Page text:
In June 2015, after the FBI made raids and arrests in Zurich prior to the re-election of Sepp Blatter as the Fifa president, a Bloomberg report warned many of Europe’s other major contractors, such as VINCI and Thales from France and Hochtief of Germany, would suffer if Qatar lost the World Cup.
AECOM, an engineering design and services firm, which is working on the Al Wakrah Stadium and Precinct project, in association with Zaha Hadid Architects, might also be at risk alongside the UK-based Al Rayyan Stadium designers Ramboll and Pattern.
And there is some evidence of reticence. MEED says about $430m worth of building and civil engineering work has been cancelled or put on hold.
With contracts for only a quarter of the overall $4.83bn World Cup budget awarded so far, a decision to remove the finals from Qatar could stifle a significant amount of sports-related building and civil engineering work.
If Doha is stripped of the tournament, the question for those companies involved in the World Cup investment programme would be what to do next: sue for compensation over loss of earnings on cancelled projects, or grin and bear it?
The country still offers vast opportunities elsewhere and any legal action by the firms involved would surely damage their prospects of further work there. The economy is expected to grow 6.1 per cent next year, the fastest in the GCC region, according to economist estimates compiled by Bloomberg
After the raids and arrests in Zurich, media reports quickly followed that property owners in Qatar would also get burnt by the Fifa scandal.
But Edd Brookes, a senior director at DTZ Middle East, a property services company in Doha, dismisses such reports, saying it is business as usual.
“The only people buying in Qatar at the moment are Qataris and GCC citizens, so [it’s] basically a local market.
“Frankly, land prices are where they were back in 2010,” he says.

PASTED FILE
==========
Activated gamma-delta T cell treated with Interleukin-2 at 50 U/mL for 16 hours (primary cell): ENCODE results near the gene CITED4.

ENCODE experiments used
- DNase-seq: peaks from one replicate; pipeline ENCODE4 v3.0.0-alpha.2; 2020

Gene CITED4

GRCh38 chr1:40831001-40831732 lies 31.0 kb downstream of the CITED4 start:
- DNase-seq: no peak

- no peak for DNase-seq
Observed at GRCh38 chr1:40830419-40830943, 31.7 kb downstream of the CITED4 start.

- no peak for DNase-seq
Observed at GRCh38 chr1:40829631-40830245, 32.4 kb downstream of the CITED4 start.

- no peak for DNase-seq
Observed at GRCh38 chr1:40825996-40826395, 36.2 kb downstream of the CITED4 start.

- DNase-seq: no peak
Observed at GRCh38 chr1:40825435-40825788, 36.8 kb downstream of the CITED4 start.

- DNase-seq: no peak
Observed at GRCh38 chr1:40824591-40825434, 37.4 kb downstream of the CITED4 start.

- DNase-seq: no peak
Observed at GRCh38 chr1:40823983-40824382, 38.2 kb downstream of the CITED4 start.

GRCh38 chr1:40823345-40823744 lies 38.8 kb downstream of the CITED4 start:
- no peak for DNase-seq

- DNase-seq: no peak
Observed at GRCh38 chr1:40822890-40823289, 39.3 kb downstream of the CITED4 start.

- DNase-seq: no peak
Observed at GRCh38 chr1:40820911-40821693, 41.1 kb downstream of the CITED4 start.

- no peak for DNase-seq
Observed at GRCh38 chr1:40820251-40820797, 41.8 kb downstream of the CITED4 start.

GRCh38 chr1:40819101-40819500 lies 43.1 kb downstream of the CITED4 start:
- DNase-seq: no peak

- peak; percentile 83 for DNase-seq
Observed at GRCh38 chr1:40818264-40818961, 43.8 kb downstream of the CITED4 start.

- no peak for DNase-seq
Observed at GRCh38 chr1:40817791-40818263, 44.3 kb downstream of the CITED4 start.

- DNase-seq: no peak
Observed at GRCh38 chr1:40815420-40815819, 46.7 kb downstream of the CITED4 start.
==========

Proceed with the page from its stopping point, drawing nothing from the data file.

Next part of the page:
Mr Brookes also dismisses Bloomberg’s claim that the $19bn Lusail City development – which is expected to house 200,000 people – is for World Cup tourists.
He says the project had been planned in 2003, years before the bid was secured in 2010.
As for the new infrastructure – the railway, the Doha metro, the port and a network of roads – it is all part of the Qatar National Vision 2030 strategy announced in 2008, he points out.
“[The media] are lumping the whole construction industry [together] to [focus] on a global event,” says Steven Humphrey, the director and head of the cost consultancy programme at AECOM in Doha.
“The government departments we have contact with are still pushing on strategy, which is not to do with one event but [with] the National Vision, a bigger philosophy.
“Perhaps the only impact of the [Fifa] rumours, if true, is [slower] time frames and relaxed deadlines, which would actually be a benefit.
“A couple of stadium replacements will still go ahead, so I’d say if something happens in the next few months, [Qatar may] lose perhaps a few stadiums, but the rest will stay as required for existing football clubs,” says Mr Humphrey.
On the other hand, Qatar could simply continue building all the new stadiums anyway, even if it does not have the home fan base to fill them.
In March 2013, The Times newspaper revealed plans for a Dream Football League featuring the world’s biggest clubs to be staged in Qatar biennially during the European off-season.
The story turned out to be a hoax but if Doha lost the World Cup and was left with unfilled world-class football grounds, the idea might not seem so absurd after all.